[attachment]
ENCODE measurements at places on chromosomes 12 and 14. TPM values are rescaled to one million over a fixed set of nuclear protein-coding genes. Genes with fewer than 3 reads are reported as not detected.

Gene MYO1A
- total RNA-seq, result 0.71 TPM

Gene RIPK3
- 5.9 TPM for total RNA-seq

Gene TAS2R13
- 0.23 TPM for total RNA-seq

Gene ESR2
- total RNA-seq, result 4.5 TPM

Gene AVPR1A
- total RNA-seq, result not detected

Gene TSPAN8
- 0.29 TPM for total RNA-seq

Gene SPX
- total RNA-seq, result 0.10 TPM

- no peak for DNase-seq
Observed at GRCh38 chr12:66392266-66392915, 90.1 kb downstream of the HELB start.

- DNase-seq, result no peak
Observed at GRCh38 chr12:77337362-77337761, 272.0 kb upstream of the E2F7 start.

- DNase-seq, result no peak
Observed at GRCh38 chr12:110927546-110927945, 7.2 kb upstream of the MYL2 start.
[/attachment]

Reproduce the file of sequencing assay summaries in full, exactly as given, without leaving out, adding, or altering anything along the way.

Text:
ENCODE measurements at places on chromosomes 12 and 14. TPM values are rescaled to one million over a fixed set of nuclear protein-coding genes. Genes with fewer than 3 reads are reported as not detected.

Gene MYO1A
- total RNA-seq, result 0.71 TPM

Gene RIPK3
- 5.9 TPM for total RNA-seq

Gene TAS2R13
- 0.23 TPM for total RNA-seq

Gene ESR2
- total RNA-seq, result 4.5 TPM

Gene AVPR1A
- total RNA-seq, result not detected

Gene TSPAN8
- 0.29 TPM for total RNA-seq

Gene SPX
- total RNA-seq, result 0.10 TPM

- no peak for DNase-seq
Observed at GRCh38 chr12:66392266-66392915, 90.1 kb downstream of the HELB start.

- DNase-seq, result no peak
Observed at GRCh38 chr12:77337362-77337761, 272.0 kb upstream of the E2F7 start.

- DNase-seq, result no peak
Observed at GRCh38 chr12:110927546-110927945, 7.2 kb upstream of the MYL2 start.